FCAAIA Notes: As I’ve written before, “The nose bone’s connected to the lung bone.” Asthma is part of “allergic airway disease” and control of the lower airway (lungs) always requires that we consider the upper air way (nose) as well. So, we treat nasal allergies even if the symptoms are relatively mild and not bothersome.
Here it also becomes clear that patients with asthma who also have sleep apnea (do you snore loudly, a lot, and sometimes startle awake gasping for a breath?) should address the apnea Continue reading “OBSTRUCTIVE SLEEP APNEA ACCELERATES FEV1 DECLINE IN ASTHMATIC PATIENTS”
FCAAIA Notes: We have known for many years that some patients with asthma (a “reversible” air way disease) develop air flow obstruction that is, at least in part, irreversible. Initially, the thought was that chronic low-grade air way inflammation was a risk and maybe even the cause. Those data did not hold up, however. While chronic inflammation is a risk for asthma exacerbations and chronic low-grade symptoms, it does not cause this “air way remodeling”.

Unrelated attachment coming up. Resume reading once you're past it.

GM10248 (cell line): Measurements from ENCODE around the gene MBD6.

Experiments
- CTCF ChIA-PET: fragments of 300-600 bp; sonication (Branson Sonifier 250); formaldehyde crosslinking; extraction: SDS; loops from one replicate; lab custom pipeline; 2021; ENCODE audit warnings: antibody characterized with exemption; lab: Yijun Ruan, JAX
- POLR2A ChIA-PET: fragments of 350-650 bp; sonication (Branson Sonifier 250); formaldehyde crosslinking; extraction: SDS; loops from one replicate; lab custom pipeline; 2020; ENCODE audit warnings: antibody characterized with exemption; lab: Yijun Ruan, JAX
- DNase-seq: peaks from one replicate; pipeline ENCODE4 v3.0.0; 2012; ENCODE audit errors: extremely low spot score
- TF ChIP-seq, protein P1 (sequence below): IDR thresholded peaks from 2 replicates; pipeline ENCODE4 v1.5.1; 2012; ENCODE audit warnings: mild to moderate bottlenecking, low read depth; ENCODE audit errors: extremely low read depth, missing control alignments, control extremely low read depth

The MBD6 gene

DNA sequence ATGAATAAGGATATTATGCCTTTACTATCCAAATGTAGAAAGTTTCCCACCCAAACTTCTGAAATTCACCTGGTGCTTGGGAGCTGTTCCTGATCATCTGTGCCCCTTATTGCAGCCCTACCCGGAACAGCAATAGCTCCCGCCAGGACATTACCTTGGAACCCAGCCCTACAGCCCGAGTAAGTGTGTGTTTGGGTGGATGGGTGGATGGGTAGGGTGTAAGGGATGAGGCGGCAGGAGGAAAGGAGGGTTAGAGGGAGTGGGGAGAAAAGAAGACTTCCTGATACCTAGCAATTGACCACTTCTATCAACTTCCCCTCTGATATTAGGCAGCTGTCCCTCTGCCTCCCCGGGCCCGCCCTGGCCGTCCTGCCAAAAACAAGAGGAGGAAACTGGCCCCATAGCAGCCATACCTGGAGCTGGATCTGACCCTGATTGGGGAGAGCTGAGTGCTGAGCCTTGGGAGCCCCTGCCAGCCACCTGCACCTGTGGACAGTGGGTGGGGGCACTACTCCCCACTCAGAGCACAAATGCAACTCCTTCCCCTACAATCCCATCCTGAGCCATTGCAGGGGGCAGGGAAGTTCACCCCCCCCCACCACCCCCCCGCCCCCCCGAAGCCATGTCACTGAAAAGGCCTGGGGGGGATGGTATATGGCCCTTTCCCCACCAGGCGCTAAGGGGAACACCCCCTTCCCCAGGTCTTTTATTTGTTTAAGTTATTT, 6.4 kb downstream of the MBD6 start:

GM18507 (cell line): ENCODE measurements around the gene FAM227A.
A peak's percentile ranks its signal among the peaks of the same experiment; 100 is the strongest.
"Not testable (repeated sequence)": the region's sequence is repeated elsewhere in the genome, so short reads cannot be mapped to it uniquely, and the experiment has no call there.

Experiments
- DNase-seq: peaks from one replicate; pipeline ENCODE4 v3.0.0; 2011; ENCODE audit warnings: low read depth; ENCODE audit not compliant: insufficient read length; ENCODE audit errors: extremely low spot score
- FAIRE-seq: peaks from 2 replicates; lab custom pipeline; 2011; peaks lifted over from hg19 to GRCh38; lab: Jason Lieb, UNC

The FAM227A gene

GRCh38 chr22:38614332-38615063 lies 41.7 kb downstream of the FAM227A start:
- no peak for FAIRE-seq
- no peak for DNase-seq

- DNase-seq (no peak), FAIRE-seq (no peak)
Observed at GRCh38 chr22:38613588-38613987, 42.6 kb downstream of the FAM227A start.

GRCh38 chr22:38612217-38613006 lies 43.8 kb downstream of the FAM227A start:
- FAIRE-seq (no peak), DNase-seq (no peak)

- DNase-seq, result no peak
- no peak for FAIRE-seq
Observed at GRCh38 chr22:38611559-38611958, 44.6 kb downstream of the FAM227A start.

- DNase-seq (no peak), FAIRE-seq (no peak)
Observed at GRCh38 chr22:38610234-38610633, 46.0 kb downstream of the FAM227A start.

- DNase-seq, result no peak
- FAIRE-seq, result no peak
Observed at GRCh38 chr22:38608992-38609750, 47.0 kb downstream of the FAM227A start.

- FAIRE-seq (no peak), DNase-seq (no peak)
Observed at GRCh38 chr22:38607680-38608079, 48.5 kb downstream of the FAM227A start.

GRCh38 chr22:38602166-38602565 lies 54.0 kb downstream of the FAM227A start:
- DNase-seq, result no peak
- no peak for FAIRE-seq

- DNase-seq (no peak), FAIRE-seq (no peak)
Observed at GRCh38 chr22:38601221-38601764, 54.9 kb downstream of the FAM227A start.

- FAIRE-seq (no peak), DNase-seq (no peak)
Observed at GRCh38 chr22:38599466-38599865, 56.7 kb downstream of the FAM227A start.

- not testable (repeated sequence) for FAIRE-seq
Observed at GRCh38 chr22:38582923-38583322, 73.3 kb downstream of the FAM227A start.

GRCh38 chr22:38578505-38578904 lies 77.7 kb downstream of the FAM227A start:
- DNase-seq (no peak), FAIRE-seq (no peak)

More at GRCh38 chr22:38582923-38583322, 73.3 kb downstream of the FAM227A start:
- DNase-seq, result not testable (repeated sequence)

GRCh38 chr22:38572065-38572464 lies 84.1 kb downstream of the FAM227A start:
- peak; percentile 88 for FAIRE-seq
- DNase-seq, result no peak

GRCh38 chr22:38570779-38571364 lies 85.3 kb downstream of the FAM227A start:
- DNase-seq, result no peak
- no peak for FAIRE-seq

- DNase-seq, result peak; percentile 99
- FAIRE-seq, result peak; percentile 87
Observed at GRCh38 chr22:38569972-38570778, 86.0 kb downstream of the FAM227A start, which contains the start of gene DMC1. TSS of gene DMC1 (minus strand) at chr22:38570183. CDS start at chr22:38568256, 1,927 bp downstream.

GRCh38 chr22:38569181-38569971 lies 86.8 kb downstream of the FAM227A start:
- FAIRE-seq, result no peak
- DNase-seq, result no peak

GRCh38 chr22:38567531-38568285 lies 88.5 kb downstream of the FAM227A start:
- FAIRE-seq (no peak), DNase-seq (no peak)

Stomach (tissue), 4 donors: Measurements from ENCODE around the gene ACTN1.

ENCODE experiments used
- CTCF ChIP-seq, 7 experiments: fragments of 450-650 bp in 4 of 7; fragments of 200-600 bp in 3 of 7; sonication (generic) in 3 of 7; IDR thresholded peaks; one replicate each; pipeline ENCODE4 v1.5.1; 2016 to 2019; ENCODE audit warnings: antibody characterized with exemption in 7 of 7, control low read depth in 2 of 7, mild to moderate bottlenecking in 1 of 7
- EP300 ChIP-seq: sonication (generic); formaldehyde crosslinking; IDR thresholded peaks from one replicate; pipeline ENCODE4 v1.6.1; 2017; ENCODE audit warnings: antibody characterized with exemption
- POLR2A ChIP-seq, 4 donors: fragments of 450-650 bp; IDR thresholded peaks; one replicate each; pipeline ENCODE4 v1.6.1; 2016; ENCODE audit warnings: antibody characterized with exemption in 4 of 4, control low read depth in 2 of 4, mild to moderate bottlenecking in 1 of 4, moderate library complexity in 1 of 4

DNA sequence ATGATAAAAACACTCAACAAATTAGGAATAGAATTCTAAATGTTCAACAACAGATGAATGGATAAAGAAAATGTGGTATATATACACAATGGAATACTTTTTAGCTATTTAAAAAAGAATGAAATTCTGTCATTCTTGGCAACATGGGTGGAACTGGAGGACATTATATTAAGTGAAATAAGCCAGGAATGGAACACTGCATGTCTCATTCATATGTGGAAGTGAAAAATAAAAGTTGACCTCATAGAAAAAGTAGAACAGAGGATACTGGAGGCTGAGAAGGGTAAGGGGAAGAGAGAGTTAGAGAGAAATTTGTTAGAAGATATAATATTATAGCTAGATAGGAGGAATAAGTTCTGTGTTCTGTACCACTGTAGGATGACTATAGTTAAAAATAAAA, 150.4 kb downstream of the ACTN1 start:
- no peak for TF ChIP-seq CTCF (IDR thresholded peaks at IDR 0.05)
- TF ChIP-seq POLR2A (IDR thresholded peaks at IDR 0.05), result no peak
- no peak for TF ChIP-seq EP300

The recognition of this problem has led to a lot of research on what is now called the “Asthma-COPD Overlap Syndrome” Continue reading “PERSISTENT CHILDHOOD ASTHMA LINKED TO EARLY COPD”
FCAAIA Notes: I don’t really have to write any commentary here. The fact is that air pollution (outdoor and indoor) adversely affects every aspect of respiratory health and has no redeeming qualities.
So what’s my advice? Think globally and act locally. Continue reading “THE EFFECTS OF ROAD TRAFFIC POLLUTION ON CHILDREN LIFETIME EXPOSURE TO AMBIENT POLLUTION AND LUNG FUNCTION IN CHILDREN”